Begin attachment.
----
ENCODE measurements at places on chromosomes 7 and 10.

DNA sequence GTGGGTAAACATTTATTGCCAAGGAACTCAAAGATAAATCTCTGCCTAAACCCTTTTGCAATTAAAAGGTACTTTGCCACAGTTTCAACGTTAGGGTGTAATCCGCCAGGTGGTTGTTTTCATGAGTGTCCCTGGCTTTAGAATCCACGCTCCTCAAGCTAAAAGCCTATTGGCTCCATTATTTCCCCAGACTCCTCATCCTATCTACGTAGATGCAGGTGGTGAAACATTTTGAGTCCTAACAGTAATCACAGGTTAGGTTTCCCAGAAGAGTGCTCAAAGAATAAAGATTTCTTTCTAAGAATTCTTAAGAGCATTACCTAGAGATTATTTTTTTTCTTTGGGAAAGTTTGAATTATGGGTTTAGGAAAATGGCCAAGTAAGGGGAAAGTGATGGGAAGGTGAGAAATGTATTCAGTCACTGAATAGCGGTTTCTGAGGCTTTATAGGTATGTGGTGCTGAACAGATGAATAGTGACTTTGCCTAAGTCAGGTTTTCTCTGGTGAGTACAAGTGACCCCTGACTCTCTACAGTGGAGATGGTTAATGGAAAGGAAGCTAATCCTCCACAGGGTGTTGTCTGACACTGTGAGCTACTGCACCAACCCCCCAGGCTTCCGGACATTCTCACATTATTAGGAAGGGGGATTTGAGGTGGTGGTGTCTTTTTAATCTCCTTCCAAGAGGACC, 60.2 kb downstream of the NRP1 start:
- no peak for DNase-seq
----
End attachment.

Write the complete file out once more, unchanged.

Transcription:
ENCODE measurements at places on chromosomes 7 and 10.

DNA sequence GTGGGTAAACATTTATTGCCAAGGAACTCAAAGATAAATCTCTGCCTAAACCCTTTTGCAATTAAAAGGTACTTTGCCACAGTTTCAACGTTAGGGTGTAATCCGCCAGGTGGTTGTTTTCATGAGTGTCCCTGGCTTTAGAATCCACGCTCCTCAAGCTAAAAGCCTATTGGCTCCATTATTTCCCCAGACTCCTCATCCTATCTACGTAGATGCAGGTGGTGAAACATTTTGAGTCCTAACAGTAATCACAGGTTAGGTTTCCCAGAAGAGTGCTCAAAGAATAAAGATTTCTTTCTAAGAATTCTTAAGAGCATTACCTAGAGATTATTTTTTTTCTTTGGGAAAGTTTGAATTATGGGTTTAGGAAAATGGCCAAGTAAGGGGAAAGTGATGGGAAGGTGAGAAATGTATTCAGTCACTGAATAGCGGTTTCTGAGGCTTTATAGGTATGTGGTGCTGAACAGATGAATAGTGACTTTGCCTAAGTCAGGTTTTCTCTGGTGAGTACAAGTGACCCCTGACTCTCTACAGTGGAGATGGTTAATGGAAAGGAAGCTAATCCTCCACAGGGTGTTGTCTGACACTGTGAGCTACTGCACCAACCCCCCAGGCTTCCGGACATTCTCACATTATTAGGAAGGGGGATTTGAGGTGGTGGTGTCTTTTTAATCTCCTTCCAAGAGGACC, 60.2 kb downstream of the NRP1 start:
- no peak for DNase-seq